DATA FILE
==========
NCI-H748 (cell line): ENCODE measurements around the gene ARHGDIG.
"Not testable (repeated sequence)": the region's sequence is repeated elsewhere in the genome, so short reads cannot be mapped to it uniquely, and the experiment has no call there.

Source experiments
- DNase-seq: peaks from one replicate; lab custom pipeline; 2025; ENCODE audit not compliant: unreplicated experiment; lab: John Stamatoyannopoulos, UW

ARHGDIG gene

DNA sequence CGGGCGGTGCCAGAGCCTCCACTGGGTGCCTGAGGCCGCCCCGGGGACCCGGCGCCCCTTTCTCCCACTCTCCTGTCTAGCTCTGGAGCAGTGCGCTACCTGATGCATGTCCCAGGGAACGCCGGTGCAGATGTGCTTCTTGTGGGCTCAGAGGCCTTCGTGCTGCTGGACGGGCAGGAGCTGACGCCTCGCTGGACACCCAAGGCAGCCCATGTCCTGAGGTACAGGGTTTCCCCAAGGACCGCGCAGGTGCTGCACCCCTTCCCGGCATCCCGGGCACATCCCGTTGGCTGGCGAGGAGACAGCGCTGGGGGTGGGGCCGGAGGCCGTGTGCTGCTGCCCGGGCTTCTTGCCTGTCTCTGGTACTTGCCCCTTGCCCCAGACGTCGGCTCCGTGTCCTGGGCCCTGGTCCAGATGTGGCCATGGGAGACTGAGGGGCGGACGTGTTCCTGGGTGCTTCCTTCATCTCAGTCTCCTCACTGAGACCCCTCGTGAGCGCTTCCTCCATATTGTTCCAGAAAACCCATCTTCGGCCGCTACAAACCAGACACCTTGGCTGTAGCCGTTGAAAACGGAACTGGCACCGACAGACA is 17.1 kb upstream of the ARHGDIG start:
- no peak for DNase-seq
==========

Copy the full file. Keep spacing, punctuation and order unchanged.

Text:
NCI-H748 (cell line): ENCODE measurements around the gene ARHGDIG.
"Not testable (repeated sequence)": the region's sequence is repeated elsewhere in the genome, so short reads cannot be mapped to it uniquely, and the experiment has no call there.

Source experiments
- DNase-seq: peaks from one replicate; lab custom pipeline; 2025; ENCODE audit not compliant: unreplicated experiment; lab: John Stamatoyannopoulos, UW

ARHGDIG gene

DNA sequence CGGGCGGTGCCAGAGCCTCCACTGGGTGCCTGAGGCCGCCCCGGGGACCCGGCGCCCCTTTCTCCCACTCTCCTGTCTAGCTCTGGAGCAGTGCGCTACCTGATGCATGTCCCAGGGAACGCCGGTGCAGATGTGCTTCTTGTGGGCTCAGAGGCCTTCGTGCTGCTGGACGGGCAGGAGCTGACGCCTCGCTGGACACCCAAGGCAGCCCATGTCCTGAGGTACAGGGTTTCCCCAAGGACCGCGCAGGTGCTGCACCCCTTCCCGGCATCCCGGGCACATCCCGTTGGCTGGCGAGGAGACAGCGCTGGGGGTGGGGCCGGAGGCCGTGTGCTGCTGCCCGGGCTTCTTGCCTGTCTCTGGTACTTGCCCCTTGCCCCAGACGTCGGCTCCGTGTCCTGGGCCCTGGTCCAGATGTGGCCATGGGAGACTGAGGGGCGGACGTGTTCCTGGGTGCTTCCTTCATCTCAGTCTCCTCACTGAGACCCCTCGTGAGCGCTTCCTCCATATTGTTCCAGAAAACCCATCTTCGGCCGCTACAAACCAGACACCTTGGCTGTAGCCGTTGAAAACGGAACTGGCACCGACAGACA is 17.1 kb upstream of the ARHGDIG start:
- no peak for DNase-seq